Resilience Skills to Help Children Deal with Grief and Loss

Ever wonder what goes on inside the mind of a grieving child who has lost a parent, sibling, or other loved one? Some children may think:

  • My life is over. I will never be happy again.
  • This is all my fault.
  • Bad things always happen to me.
  • I don’t care what happens to me.
  • I can’t stop picturing my dad dying.
  • I’m the only one in my class without a mom.

All of these thoughts and the many sad, frightened, and angry feelings that can accompany them are a natural part of the grieving process for children.

Children have their own individual responses to the emotional trauma of the death of a loved one.  Some may be openly upset all the time and others may act like they don’t care. Their reactions may vary depending upon age, the circumstances surrounding the loss, family and other support systems, as well as individual coping capabilities.   Many parents, family, and friends want to know the best way to help a child who is facing a personal tragedy.  One good option is for the child to be encouraged to learn resilience skills.

Resilience is what’s needed after a crisis, to help a child feel better over time.  While we can’t change what happened, we can help children to learn smart and strong ways to deal with grief and loss.  It’s safe to say that resilience is something the Hello Grief community knows quite a bit about.  Resilient thoughts, feelings, and behaviors are evidenced throughout the poignant articles written by teens, parents, widows, staff, and experts.  Supportive resilient comments are shared by those reacting to these writings.  This powerful example of resilience through disclosure, support, and validation provides an important model of how to heal after a tragedy.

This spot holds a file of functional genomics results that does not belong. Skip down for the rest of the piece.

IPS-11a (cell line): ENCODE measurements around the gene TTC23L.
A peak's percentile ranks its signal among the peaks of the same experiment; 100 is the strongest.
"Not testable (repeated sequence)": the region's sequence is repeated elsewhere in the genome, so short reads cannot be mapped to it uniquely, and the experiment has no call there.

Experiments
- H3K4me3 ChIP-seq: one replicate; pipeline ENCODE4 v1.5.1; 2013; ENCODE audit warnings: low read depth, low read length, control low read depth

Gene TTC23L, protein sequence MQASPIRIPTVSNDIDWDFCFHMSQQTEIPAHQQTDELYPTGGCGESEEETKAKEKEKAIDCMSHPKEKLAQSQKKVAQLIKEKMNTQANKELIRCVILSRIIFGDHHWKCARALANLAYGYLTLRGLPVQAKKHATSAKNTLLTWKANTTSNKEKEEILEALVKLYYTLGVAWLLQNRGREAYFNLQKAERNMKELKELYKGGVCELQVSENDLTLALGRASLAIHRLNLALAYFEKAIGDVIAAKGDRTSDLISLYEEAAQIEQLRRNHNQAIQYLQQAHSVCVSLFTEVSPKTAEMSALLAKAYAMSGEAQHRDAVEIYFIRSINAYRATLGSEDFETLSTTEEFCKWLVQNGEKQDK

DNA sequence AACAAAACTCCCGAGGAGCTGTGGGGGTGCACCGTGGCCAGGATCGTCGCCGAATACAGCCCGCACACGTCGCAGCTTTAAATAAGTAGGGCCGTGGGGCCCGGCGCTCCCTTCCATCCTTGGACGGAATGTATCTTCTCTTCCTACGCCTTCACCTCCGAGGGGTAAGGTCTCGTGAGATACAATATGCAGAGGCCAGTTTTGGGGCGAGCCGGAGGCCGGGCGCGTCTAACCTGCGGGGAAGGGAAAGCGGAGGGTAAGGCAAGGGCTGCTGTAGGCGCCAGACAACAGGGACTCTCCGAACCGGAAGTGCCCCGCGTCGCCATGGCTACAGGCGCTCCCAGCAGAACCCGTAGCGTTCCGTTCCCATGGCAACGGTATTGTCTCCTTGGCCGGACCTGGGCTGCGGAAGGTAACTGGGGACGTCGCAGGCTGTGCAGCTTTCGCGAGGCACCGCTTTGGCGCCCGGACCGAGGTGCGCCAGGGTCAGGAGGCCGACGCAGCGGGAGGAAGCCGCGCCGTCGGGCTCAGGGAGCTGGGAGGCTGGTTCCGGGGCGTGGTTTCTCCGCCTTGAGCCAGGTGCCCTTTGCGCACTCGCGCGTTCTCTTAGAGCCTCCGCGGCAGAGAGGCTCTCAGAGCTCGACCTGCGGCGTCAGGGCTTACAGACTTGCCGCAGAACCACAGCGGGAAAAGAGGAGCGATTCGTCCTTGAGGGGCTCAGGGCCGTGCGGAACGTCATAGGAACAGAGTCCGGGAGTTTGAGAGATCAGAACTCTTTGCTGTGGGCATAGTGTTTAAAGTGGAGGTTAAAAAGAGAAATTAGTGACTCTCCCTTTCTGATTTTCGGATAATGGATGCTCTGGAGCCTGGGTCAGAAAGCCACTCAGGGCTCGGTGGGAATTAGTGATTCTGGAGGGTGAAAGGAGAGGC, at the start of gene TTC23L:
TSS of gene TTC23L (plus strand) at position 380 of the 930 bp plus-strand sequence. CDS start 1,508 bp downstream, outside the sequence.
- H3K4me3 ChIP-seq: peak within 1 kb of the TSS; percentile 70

We at Tool Kits for Kids also want to find ways to help children re-build their lives after suffering a major loss.  We developed the Build Up Your Resilience Tool Kit for KidsTM to provide emotional first-aid for kids who are facing a traumatic situation, such as the death of a parent, sibling, or other loved one.  We would like to share one of our favorite resilience tools from the Elementary School Edition of the Tool Kit, for kids ages 5-11.  If you like, read the tool with your child.

The resilience tool we selected from the Tool Kit is Hide and Seek.  It’s a variation of a favorite children’s game, and emphasizes two essential strategies – the value of connecting with others after a loss, and the importance of allowing oneself to play and still have fun.  Here is the text from the front side of the tool, which you can read with the child:

Hide and Seek

Many of you know the game of Hide and Seek.  It’s fun – someone Hides and someone else tries to find you (that’s what Seek means).  Sometimes kids feel like hiding even when they aren’t playing Hide and Seek.  When kids feel sad or scared, they may want to Hide by themselves and not talk to anyone.

When you are going through tough times, you may think that staying away from other people will make you feel better.  It never does.  To help you feel better, don’t Hide.  Remember the other part of the game – Seek.